Kawasaki syndrome: Cluster analysis of incident cases presenting to a pediatric tertiary care hospital in Texas from January 1, 2005 to December 31, 2009
Background: Despite almost 40 years of research into the etiology of Kawasaki Syndrome (KS), there is little research published on spatial and temporal clustering of KS cases. Previous analysis has found significant spatial and temporal clustering of cases, therefore cluster analyses were performed to substantiate these findings and provide insight into incident KS cases discharged from a pediatric tertiary care hospital. Identifying clusters from a single institution would allow for prospective analysis of risk factors and potential exposures for further insight into KS etiology. ^ Methods: A retrospective study was carried out to examine the epidemiology and distribution of patients presenting to Texas Children’s Hospital in Houston, Texas, with a diagnosis of Acute Febrile Mucocutaneous Lymph Node Syndrome (MCLS) upon discharge from January 1, 2005 to December 31, 2009. Spatial, temporal, and space-time cluster analyses were performed using the Bernoulli model with case and control event data. ^ Results: 397 of 102,761 total patients admitted to Texas Children’s Hospital had a principal or secondary diagnosis of Acute Febrile MCLS upon over the 5 year period. Demographic data for KS cases remained consistent with known disease epidemiology. Spatial, temporal, and space-time analyses of clustering using the Bernoulli model demonstrated no statistically significant clusters. ^ Discussion: Despite previous findings of spatial-temporal clustering of KS cases, there were no significant clusters of KS cases discharged from a single institution. This implicates the need for an expanded approach to conducting spatial-temporal cluster analysis and KS surveillance given the limitations of evaluating data from a single institution.^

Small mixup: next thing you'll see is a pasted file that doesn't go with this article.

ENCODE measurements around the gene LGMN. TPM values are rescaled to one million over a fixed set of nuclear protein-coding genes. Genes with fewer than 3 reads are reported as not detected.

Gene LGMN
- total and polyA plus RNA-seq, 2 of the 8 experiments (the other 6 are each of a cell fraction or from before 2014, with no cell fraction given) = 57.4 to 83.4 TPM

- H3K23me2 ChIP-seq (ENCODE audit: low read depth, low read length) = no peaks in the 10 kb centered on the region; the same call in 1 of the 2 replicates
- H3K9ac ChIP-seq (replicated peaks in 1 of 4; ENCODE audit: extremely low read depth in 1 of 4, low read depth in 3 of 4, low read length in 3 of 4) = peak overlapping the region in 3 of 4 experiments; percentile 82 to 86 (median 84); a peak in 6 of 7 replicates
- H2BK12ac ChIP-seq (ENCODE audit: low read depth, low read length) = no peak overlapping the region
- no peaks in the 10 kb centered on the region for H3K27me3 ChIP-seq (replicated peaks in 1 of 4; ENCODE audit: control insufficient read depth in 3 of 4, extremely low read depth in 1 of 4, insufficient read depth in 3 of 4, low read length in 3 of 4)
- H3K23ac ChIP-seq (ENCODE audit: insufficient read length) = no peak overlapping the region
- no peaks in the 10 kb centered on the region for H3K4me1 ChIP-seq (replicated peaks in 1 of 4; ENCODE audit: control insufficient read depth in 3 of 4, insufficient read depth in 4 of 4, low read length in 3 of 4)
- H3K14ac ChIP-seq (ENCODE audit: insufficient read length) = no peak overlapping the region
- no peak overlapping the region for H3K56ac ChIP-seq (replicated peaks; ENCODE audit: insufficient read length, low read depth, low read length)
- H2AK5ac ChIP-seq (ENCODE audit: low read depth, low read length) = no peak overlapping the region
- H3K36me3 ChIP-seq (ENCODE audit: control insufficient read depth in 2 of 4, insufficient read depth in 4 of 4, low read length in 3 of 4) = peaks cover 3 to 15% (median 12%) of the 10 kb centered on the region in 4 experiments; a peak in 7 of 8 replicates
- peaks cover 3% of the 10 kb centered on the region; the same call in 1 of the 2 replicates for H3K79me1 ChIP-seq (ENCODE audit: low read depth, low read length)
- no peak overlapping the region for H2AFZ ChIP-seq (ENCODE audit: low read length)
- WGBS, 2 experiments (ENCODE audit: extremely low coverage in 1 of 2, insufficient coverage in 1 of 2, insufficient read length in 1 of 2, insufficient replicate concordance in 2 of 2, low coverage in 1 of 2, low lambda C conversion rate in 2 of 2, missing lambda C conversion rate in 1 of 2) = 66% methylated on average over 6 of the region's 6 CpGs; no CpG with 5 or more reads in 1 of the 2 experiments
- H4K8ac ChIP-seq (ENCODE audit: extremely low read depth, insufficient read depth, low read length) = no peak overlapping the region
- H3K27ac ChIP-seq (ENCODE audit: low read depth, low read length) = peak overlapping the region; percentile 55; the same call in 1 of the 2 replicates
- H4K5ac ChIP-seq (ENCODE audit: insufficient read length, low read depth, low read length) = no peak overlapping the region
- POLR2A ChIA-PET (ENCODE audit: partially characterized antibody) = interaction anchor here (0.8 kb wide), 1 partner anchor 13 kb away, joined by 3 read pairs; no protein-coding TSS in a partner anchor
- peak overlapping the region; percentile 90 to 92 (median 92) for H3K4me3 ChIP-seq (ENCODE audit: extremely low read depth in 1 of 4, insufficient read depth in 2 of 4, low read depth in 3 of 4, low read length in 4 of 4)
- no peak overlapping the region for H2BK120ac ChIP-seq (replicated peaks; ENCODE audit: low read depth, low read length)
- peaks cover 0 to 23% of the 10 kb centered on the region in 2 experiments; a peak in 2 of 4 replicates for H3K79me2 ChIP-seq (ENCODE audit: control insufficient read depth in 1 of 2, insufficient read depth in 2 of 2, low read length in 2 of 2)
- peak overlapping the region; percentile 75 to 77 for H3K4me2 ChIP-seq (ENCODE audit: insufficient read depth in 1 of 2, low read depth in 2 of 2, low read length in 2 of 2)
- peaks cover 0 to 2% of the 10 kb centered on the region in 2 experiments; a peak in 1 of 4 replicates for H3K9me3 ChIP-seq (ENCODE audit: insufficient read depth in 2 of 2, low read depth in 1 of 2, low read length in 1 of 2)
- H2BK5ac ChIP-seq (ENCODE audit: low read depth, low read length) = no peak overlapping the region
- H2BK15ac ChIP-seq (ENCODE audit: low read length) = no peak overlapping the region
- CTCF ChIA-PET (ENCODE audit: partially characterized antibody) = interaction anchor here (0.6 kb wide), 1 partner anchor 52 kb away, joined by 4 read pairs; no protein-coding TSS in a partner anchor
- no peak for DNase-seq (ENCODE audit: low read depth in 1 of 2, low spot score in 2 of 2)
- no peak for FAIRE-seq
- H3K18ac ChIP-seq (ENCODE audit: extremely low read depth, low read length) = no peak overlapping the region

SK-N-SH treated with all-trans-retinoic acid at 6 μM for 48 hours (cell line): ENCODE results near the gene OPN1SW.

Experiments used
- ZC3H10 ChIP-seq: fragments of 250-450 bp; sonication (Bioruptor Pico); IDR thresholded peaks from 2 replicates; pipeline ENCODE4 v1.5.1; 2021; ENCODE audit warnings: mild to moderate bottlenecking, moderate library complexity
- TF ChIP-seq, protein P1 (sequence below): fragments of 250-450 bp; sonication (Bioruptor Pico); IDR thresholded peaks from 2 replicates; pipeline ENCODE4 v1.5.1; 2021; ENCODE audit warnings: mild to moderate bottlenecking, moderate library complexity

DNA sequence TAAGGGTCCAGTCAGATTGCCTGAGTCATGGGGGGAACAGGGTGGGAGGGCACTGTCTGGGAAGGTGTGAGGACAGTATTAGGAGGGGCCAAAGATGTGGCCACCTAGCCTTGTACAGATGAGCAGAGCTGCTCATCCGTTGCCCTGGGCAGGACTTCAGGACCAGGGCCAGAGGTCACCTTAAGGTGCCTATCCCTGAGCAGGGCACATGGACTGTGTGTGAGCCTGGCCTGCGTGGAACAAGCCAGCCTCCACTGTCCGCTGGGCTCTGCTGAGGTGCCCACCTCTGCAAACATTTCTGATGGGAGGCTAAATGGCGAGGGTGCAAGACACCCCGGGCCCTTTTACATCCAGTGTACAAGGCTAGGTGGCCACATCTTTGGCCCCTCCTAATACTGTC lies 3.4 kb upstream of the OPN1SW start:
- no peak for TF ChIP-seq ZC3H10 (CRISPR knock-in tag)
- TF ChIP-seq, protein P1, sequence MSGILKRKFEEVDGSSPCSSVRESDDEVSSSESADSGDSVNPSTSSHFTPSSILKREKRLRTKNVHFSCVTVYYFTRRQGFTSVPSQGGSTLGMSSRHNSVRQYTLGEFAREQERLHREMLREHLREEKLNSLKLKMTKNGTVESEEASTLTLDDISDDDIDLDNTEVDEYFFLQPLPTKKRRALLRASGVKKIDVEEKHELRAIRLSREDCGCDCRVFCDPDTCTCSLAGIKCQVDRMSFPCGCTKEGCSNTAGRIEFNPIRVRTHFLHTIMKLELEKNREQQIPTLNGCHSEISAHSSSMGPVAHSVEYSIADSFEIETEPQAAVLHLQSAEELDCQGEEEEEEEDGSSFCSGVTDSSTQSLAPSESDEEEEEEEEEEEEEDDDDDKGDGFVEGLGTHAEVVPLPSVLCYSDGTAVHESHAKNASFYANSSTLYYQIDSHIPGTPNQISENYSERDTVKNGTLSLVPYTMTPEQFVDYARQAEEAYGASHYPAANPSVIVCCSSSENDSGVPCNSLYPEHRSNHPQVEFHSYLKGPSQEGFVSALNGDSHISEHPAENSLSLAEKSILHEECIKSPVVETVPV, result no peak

Health Sciences, Public Health|Health Sciences, Epidemiology
Wagner, Jeffrey Locke, "Kawasaki syndrome: Cluster analysis of incident cases presenting to a pediatric tertiary care hospital in Texas from January 1, 2005 to December 31, 2009" (2011). Texas Medical Center Dissertations (via ProQuest). AAI1494896.